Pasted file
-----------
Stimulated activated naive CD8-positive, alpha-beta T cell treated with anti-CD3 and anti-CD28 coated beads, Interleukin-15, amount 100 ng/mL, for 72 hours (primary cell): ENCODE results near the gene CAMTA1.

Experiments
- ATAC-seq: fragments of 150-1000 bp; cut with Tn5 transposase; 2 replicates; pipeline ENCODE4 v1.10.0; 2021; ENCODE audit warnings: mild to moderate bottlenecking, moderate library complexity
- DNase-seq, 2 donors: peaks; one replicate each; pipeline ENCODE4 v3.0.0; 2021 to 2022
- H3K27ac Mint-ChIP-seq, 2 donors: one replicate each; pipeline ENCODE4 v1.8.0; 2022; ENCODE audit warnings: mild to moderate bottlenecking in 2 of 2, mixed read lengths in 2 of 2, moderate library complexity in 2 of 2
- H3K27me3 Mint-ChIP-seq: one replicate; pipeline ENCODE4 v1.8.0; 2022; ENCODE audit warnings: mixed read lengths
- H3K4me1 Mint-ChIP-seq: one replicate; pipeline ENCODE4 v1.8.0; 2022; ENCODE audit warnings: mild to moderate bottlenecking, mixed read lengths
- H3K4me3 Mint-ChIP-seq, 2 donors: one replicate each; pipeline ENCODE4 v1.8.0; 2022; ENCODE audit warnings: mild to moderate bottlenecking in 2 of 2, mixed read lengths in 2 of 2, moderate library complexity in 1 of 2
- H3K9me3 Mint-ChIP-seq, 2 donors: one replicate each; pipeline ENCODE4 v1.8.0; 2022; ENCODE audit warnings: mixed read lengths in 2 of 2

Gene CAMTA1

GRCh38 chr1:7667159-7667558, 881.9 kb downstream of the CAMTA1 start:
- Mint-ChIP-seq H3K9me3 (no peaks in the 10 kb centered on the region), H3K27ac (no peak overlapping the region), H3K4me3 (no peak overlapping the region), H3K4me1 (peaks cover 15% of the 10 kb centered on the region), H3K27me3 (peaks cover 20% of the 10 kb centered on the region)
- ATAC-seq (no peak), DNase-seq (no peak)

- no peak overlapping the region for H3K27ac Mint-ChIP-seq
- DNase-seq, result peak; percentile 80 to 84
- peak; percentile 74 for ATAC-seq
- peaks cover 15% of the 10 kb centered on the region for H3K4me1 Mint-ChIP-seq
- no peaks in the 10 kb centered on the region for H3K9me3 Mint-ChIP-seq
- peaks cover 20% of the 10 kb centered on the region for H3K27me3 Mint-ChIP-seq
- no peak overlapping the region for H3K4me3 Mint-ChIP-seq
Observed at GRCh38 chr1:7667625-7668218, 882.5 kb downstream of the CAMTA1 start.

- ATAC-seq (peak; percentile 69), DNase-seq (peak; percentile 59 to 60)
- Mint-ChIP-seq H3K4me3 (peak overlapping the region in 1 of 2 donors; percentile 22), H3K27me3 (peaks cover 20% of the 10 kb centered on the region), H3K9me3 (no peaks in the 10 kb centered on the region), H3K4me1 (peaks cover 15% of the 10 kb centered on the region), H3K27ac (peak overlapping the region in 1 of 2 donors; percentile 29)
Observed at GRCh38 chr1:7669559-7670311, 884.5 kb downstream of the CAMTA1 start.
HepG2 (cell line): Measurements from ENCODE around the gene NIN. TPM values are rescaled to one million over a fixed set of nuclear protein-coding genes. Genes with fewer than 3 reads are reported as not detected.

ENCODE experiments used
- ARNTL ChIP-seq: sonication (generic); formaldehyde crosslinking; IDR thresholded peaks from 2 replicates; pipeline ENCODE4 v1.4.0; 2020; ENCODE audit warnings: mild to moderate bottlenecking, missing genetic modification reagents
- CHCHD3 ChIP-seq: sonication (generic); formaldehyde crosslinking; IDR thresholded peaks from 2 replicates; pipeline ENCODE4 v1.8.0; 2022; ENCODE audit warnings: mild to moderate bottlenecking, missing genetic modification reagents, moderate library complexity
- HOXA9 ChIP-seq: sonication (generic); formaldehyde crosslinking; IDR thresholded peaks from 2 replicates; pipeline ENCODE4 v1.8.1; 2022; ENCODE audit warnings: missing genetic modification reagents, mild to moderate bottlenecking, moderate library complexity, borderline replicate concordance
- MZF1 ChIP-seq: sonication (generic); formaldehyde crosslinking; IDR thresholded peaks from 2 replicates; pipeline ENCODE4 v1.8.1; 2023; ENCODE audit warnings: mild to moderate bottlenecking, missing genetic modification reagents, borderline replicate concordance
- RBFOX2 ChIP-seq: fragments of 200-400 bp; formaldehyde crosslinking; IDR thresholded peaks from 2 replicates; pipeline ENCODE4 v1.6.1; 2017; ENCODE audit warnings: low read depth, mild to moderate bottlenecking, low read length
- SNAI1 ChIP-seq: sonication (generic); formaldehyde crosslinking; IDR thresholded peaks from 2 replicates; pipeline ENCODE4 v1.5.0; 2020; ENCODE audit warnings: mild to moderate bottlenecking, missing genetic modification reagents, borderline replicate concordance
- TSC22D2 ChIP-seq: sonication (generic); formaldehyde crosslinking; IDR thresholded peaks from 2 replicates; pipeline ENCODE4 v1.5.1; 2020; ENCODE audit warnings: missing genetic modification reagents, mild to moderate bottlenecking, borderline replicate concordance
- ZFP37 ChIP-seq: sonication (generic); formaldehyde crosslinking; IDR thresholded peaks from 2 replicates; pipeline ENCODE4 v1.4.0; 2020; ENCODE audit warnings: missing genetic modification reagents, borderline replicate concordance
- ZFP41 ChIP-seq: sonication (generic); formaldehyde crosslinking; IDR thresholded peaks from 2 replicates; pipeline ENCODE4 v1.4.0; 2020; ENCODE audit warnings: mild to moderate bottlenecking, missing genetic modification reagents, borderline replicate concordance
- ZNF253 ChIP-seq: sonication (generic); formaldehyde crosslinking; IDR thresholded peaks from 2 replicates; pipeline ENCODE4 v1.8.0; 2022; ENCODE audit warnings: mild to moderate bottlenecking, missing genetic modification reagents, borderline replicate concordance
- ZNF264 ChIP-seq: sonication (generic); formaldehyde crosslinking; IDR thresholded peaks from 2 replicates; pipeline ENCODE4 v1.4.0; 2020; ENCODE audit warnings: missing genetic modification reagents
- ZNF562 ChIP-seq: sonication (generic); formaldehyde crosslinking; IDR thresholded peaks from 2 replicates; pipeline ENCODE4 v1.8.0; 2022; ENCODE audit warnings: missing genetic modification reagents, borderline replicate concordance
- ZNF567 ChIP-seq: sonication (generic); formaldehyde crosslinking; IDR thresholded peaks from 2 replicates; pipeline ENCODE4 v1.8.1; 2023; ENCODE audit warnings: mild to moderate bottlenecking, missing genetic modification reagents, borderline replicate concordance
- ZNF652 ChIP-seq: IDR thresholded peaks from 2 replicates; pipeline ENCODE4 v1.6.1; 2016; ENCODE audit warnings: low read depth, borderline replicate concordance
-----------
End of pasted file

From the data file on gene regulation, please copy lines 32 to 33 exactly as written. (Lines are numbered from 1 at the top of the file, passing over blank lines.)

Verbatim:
- SNAI1 ChIP-seq: sonication (generic); formaldehyde crosslinking; IDR thresholded peaks from 2 replicates; pipeline ENCODE4 v1.5.0; 2020; ENCODE audit warnings: mild to moderate bottlenecking, missing genetic modification reagents, borderline replicate concordance
- TSC22D2 ChIP-seq: sonication (generic); formaldehyde crosslinking; IDR thresholded peaks from 2 replicates; pipeline ENCODE4 v1.5.1; 2020; ENCODE audit warnings: missing genetic modification reagents, mild to moderate bottlenecking, borderline replicate concordance